Friday, June 23, 2017

You Homeschool? You Must Be So Organized!

I call myself a paper planner dinosaur. However, I still haven't found the "perfect" homeschool planner, so when I got a chance to review an online planner, I was very willing to take it on and give it a chance. Yes, I love how pretty my paper planner is, but I will admit that there are moments that it's not ideal. I'm always willing to try something new to get organized. With Homeschool Planet from Homeschool Buyers Co-op I can do so much more than just creating assignments!

Homechool Planet

Set up is easy and can take either no time at all, or plenty, depending on how much you like to play with design. The first thing I did is make everyone an account. It is VERY user friendly and easy to set up "My Family." This allows you to add everyone on that you want to be able to access this planner. That way everyone can always see exactly what's going on. It even allows you to have separate log ins (which I didn't think my kids were ready for yet). But when they are older, the kids can check their assignments easily. You can customize the look, and honestly, I could have spent hours tweaking it. You have the option to keep it on month view, week (always my choice) or daily. If you are looking for an online all in one planner, this is definitely for you. They have literally thought of everything to make all aspects of planning in your life simple. Realize mid-planning that you're out of glue? Add it to the shopping list. Realize that reading a certain book would help your history lesson pop? Add it to your reading list. It is available on laptop or mobile, so you can have easy access to your planner no matter where you are. And if you want to print anything out, you can. Truly, you have every option you would have with pencil and paper.

Now so far, I'm just discussing, and showing you, an online planner. It's a nice one. But it's a planner that you could use for anything, not just homeschool. I liked it - a lot - but I wasn't ready to toss my beautiful paper planner.

Adding classes is when I realized that I actually do need this in my life. You create a class - as general (math) or specific (Math Mammoth grade 2) as you like. Add the students you want - I have both girls doing history, science, and things like that together, but separate for reading, writing, and math. Pick how many days a week you want to work. Choose how long you want the class to last (math might take all year, a unit study for history might have a six week time span.) Enter assignments. You can track days in school. You can generate reports. You can add notes about issues. You can take days off, you can adjust on the fly, but it truly does organize you and keep you moving toward a very organized homeschool life. I've been so worried about how I'm going to balance having both girls home full time with me, and this truly could take that worry and make it moot.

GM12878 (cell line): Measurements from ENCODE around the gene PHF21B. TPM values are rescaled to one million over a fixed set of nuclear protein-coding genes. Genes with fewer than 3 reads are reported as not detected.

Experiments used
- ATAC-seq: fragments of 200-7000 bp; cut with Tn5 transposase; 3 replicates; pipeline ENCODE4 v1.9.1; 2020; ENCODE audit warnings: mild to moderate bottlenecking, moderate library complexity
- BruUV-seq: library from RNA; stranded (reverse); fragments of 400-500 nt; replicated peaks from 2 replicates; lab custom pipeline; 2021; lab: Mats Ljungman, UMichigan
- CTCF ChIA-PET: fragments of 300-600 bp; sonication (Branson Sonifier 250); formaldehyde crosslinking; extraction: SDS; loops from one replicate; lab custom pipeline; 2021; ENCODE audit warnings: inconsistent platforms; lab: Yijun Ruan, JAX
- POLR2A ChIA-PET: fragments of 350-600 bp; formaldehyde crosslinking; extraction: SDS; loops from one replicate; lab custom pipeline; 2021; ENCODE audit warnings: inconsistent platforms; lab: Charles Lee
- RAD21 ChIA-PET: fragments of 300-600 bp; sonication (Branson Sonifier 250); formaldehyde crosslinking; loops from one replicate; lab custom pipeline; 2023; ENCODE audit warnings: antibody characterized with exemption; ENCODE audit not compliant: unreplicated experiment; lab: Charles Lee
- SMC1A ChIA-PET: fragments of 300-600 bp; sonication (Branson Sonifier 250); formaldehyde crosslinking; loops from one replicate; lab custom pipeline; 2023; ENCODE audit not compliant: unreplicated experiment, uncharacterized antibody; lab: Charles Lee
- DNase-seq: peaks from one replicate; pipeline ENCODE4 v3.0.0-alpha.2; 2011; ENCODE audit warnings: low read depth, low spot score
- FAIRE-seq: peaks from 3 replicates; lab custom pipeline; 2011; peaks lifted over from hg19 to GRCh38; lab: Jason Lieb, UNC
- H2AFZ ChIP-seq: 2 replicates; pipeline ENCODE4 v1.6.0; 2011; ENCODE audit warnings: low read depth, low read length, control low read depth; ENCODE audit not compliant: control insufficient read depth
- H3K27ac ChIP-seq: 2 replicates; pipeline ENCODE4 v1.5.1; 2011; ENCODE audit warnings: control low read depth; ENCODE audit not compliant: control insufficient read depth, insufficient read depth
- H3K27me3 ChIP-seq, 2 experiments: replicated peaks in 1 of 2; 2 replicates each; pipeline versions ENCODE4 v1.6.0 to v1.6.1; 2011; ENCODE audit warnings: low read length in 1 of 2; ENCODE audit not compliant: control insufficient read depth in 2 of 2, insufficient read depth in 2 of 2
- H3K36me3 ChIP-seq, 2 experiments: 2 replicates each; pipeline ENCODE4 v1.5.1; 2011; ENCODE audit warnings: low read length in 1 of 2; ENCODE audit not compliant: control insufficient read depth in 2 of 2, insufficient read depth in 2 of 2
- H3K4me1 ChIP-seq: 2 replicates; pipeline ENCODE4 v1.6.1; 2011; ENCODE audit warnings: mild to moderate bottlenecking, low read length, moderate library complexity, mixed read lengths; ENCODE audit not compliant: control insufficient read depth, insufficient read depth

Full disclosure - as much as I'm gushing - and I am - I haven't been using this as thoroughly as I could for classes since we're heading into summer.  I am actually looking forward to sitting down and planning out next year!

If the planner itself wasn't enough, there is a  Lesson Plan Marketplace. They have professionally designed lesson plans that coordinate with your curriculum. You can purchase what you need (note: you are not purchasing the curriculum, just the plan) and they will fit right into your planner. It takes the guess work out of trying to do it yourself. If you sign up this month in June for a FREE one month trial, they are offering you a FREE lesson plan that is worth $5 to $15. There is no reason not to try it! I added Math Mammoth for grade 2 since we loved this curriculum so much when we switched to it back in the winter. I haven't gotten to truly use it yet, because we are finishing up our last bit of grade 1, but I was so excited to have it available.

I have to say this is one of those things that I loved much more than I thought I would. The lesson planner, lesson plan marketplace, and ability to keep all of my homeschool organization in one place is definitely a win!

Homeschool Buyers Co-op

Homeschool Planet {Homeschool Buyers Co-op Reviews}

Crew Disclaimer

Wednesday, June 21, 2017

Riding Through American History

 When your husband is a history buff, your homeschooled kids are on their way to following in his footsteps, you have an avid Rush listener in your household (which is actually not me - the current climate of tension gives me a stomachache), and you get a chance to review Rush's series of kid's books - you take it! Ideally, I had these books in mind for Adam and the girls to read together, but since he's been traveling, Madison and I have been enjoying the Adventures of Rush Revere Book Series from Adventures of Rush Revere #1 New York Times Bestselling Book Series by Rush and Kathryn Adams Limbaugh. She is excited to fill him in on all that she experienced along with the characters.

Although I read the books in order myself, I let Madison choose which snapshot in history appealed to her the most, and she wanted to start with Rush Revere and the First Patriots. This book worked as a stand alone read just as well as it did as part of the series. Honestly, because the first book gives you some insight into the recurring characters, it does make sense to start there. However, I don't think we lost anything by going out of order.